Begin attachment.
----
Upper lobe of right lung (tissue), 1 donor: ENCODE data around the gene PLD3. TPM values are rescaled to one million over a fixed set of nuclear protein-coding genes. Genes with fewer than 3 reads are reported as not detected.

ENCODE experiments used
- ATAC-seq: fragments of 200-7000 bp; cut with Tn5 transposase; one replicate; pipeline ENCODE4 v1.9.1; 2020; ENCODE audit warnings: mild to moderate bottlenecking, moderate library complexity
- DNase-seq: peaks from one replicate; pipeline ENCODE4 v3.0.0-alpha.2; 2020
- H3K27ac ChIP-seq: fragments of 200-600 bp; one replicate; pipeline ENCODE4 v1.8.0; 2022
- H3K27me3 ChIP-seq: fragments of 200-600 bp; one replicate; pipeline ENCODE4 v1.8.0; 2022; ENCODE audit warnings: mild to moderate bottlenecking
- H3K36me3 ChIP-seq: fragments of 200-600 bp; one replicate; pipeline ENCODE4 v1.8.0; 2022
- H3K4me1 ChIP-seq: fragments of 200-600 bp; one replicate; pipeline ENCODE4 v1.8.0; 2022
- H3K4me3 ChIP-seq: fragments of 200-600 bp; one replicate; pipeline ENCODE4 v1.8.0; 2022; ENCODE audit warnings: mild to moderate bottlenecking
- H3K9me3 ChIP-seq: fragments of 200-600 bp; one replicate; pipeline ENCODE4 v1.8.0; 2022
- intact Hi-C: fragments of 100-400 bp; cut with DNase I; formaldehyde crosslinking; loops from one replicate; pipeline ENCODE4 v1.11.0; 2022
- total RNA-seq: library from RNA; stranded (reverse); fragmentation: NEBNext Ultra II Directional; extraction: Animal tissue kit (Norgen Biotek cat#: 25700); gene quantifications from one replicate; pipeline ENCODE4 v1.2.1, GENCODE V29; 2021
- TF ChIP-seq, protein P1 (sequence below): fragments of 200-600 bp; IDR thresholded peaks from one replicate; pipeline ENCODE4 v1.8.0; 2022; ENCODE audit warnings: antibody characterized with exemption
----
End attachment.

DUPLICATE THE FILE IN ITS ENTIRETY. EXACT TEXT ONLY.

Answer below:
Upper lobe of right lung (tissue), 1 donor: ENCODE data around the gene PLD3. TPM values are rescaled to one million over a fixed set of nuclear protein-coding genes. Genes with fewer than 3 reads are reported as not detected.

ENCODE experiments used
- ATAC-seq: fragments of 200-7000 bp; cut with Tn5 transposase; one replicate; pipeline ENCODE4 v1.9.1; 2020; ENCODE audit warnings: mild to moderate bottlenecking, moderate library complexity
- DNase-seq: peaks from one replicate; pipeline ENCODE4 v3.0.0-alpha.2; 2020
- H3K27ac ChIP-seq: fragments of 200-600 bp; one replicate; pipeline ENCODE4 v1.8.0; 2022
- H3K27me3 ChIP-seq: fragments of 200-600 bp; one replicate; pipeline ENCODE4 v1.8.0; 2022; ENCODE audit warnings: mild to moderate bottlenecking
- H3K36me3 ChIP-seq: fragments of 200-600 bp; one replicate; pipeline ENCODE4 v1.8.0; 2022
- H3K4me1 ChIP-seq: fragments of 200-600 bp; one replicate; pipeline ENCODE4 v1.8.0; 2022
- H3K4me3 ChIP-seq: fragments of 200-600 bp; one replicate; pipeline ENCODE4 v1.8.0; 2022; ENCODE audit warnings: mild to moderate bottlenecking
- H3K9me3 ChIP-seq: fragments of 200-600 bp; one replicate; pipeline ENCODE4 v1.8.0; 2022
- intact Hi-C: fragments of 100-400 bp; cut with DNase I; formaldehyde crosslinking; loops from one replicate; pipeline ENCODE4 v1.11.0; 2022
- total RNA-seq: library from RNA; stranded (reverse); fragmentation: NEBNext Ultra II Directional; extraction: Animal tissue kit (Norgen Biotek cat#: 25700); gene quantifications from one replicate; pipeline ENCODE4 v1.2.1, GENCODE V29; 2021
- TF ChIP-seq, protein P1 (sequence below): fragments of 200-600 bp; IDR thresholded peaks from one replicate; pipeline ENCODE4 v1.8.0; 2022; ENCODE audit warnings: antibody characterized with exemption